Again, a piece of anarchist history: most "mainstream"/lifestyle anarchists espouse a non-violent attitude to activism, even to the point of sickening some anarchists at the sound of the words "non-violent." And on the other hand, there are still pamphlets, like Bonanno's text, which endorse violence as a necessary means for revolution.
...it is the function of all action, as distinguished from mere behavior, to interrupt what otherwise would have proceeded automatically and therefore predictably. And the distinction between violent and non-violent action is that the former is exclusively bent upon the destruction of the old and the latter chiefly concerned with the establishment of something new. (Ardent 1969)
Hmm. It is not simple to distinguish the notion of action from that of behaviour. Here automatism seems to be the distinguishing quality - action is disruptive, inordinary, and behaviour is routine, matter-of-course. Interesting, as I have not met such a simple scheme before.
Let us therefore turn to authors who do not believe that the body politic, its laws and institutions, are merely coercive superstructures, secondary manifestations of some underlying forces. Let us turn, for instance, to Bertrand de Jouvenel, whose book, Power, is perhaps the most prestigious and, anyway, the most interesting recent treatise on the subject. “To him,” he writes, “who contemplates the unfolding of the ages war presents itself as an activity of States which pertains to their essence.” But would the end of warfare, we are likely to ask, mean the end of States? Would the disappearance of violence in the relationships between States spell the end of power? (Ardent 1969)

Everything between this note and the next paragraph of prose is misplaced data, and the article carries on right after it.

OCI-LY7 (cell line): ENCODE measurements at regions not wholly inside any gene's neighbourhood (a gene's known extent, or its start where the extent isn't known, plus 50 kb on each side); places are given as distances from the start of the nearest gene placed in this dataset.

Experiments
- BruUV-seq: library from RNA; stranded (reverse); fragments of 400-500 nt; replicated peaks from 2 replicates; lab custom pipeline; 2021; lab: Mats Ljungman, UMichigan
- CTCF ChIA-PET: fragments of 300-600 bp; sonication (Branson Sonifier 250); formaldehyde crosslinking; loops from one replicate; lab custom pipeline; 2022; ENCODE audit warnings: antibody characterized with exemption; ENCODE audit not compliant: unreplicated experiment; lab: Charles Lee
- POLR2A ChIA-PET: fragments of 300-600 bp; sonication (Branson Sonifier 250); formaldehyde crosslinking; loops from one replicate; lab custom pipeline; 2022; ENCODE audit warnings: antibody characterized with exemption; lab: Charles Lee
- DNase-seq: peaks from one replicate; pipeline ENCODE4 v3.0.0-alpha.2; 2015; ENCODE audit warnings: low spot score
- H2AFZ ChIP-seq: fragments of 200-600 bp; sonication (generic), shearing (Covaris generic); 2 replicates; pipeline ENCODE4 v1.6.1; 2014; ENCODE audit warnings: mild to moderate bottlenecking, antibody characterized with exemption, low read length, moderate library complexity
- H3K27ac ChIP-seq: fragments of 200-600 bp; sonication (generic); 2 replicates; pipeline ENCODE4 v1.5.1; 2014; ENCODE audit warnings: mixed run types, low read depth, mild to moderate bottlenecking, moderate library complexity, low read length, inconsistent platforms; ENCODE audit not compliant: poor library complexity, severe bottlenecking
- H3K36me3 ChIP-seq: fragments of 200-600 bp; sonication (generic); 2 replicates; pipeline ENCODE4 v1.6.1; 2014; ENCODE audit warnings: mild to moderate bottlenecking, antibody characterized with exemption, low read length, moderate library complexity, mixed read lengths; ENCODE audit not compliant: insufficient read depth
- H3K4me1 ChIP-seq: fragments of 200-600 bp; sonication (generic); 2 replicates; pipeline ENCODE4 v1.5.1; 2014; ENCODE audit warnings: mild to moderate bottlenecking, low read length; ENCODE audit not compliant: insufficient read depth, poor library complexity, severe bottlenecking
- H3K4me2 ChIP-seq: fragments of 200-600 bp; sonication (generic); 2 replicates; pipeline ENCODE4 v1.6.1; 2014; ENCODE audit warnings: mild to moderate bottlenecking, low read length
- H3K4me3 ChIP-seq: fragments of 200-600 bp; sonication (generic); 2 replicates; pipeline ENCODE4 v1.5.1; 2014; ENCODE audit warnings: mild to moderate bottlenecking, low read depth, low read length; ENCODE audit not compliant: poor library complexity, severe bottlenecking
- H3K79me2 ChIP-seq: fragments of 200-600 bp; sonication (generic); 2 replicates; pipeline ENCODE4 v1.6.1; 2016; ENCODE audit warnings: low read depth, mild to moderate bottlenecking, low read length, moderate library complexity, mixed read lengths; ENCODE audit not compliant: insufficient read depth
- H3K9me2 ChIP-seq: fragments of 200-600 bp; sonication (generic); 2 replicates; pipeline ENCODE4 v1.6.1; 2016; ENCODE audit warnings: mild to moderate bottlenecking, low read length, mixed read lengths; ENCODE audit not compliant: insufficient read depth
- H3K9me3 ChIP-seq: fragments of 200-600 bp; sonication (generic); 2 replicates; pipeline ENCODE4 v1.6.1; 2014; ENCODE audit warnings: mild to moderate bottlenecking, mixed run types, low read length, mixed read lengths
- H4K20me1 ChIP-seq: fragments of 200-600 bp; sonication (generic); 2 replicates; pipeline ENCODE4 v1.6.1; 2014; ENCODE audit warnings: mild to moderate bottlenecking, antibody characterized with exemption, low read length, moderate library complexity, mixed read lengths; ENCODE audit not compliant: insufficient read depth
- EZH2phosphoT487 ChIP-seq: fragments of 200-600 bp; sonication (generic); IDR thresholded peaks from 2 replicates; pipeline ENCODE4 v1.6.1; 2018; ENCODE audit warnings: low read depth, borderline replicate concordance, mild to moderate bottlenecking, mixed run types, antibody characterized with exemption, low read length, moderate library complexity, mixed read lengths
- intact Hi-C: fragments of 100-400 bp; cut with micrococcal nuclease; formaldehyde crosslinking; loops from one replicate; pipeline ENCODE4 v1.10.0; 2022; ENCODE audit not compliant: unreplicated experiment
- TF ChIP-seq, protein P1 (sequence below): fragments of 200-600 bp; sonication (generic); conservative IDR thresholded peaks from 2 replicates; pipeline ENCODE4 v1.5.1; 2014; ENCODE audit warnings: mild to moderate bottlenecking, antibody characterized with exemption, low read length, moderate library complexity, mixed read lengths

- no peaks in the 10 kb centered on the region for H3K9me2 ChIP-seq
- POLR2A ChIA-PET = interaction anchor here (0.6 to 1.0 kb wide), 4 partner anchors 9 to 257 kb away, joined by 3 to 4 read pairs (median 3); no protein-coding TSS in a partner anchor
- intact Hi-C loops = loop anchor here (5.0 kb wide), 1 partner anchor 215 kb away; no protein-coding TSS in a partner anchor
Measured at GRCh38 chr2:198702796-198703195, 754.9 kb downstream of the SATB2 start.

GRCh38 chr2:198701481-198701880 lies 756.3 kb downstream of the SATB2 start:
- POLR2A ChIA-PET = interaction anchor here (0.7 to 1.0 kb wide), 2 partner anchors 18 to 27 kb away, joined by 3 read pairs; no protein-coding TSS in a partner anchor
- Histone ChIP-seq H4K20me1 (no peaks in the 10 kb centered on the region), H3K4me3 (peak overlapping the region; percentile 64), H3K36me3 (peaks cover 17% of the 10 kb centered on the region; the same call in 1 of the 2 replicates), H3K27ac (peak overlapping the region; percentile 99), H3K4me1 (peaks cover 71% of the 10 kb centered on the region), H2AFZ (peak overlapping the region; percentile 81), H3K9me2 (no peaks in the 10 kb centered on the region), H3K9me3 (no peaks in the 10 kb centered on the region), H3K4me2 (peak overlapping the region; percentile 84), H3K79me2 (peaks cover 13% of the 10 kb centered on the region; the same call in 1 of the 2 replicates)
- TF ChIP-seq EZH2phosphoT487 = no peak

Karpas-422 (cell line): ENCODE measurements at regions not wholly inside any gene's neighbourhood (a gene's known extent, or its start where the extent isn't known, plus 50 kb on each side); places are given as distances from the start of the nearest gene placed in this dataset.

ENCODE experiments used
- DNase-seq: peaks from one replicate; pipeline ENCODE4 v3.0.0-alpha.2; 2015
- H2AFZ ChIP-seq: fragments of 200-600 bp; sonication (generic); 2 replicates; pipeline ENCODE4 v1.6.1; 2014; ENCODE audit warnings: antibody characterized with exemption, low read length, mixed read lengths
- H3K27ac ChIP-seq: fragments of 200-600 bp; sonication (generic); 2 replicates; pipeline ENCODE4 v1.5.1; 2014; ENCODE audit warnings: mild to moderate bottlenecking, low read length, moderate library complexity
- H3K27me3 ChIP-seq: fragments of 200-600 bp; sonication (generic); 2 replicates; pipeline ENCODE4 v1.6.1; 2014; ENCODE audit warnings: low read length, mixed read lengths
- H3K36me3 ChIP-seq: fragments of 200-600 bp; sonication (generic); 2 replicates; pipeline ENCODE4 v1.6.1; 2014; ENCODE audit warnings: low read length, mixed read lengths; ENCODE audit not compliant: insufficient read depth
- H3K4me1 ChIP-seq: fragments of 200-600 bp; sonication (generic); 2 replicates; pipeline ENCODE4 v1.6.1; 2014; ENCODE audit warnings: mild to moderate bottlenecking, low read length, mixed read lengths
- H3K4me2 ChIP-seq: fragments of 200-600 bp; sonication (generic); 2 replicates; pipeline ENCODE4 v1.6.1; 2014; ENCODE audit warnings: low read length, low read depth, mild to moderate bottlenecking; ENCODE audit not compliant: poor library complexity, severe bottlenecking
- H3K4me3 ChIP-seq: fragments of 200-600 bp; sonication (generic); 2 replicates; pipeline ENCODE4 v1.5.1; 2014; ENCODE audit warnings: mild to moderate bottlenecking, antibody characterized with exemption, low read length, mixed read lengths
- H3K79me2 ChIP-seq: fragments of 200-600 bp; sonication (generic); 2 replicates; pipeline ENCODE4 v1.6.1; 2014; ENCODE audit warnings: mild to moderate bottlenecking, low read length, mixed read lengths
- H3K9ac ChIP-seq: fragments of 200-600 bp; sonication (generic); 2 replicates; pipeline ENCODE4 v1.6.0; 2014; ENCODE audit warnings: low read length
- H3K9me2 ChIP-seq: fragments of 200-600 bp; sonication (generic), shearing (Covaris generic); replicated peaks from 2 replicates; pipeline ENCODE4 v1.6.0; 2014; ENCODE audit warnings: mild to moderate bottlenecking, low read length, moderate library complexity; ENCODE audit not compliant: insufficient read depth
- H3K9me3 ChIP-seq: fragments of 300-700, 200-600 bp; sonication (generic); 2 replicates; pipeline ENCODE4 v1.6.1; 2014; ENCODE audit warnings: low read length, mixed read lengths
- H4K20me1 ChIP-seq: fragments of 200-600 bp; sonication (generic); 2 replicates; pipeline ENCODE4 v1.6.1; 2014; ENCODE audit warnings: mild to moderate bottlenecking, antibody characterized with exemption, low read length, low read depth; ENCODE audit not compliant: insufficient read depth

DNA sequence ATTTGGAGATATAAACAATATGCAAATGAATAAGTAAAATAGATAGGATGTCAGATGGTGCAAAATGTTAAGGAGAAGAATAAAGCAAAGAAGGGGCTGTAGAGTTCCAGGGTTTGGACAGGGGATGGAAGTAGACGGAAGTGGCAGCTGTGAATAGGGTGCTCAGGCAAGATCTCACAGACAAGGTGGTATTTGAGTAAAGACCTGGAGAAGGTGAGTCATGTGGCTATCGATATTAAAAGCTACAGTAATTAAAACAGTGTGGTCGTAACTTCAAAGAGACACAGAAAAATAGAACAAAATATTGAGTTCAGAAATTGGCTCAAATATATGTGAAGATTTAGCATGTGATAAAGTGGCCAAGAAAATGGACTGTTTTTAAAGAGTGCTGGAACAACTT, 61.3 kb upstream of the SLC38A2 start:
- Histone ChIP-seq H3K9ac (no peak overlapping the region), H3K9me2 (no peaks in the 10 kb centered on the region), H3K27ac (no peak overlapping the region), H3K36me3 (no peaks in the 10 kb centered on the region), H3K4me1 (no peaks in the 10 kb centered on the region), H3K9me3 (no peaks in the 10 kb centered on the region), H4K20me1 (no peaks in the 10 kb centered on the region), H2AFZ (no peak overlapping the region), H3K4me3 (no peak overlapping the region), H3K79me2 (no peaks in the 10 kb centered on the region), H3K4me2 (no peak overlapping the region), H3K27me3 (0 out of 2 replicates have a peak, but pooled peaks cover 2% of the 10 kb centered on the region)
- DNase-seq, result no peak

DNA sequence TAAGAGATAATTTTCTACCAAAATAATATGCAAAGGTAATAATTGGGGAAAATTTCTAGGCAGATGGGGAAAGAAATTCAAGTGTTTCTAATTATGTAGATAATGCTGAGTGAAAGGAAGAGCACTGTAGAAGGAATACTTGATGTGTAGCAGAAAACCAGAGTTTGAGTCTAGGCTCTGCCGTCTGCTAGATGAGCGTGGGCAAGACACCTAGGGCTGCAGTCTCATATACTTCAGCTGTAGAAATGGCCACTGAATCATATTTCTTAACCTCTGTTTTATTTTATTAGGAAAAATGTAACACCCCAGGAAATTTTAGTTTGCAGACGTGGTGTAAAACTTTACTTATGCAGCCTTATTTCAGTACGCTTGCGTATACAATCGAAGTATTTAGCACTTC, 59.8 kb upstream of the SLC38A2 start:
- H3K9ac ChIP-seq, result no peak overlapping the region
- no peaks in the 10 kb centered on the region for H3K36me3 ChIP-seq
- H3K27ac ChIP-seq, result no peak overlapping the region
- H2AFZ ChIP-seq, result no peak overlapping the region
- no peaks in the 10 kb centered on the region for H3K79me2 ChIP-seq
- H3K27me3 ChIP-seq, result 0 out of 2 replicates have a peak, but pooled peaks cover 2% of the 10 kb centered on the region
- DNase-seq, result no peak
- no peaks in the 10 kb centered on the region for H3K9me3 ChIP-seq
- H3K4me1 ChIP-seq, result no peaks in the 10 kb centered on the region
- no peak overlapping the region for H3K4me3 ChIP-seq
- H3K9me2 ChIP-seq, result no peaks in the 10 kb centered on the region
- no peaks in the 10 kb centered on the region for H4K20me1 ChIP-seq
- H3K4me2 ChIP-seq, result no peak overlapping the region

This is basically an anti-statist argument: get rid of the states and you concomitantly get rid of warfare, as states are the agents of war. As the saying goes, the people did not want war, but governments and states did (and still do).
The answer, it seems, would depend on what we understand by power. De Jouvenel defines power as an instrument of rule, while rule, we are told, owes its existence to “the instinct of domination.” As he writes, “To command and to be obeyed: without that, there is no Power—with it no other attribute is needed for it to be …. The thing without which it cannot be: that essence is command.” If the essence of power is the effectiveness of command, then there is no greater power than that which grows out of the barrel of a gun. (Ardent 1969)
Getting closer to what I know from Foucault and others: power does not stand on brute force, but on - as Weber would put it - legitimate authority, that is to say, on effective command.
...bureaucracy, or the rule by an intricate system of bureaux in which no men, neither one nor the best, neither the few nor the many, can be held responsible, and which could be properly called the rule by Nobody. Indeed, if we identify tyranny as the government that is not held to give account of itself, rule by Nobody is clearly the most tyrannical of all, since there is no one left who could even be asked to answer for what is being done. It is this state of affairs which is among the most potent causes for the current world-wide rebellious unrest. (Ardent 1969)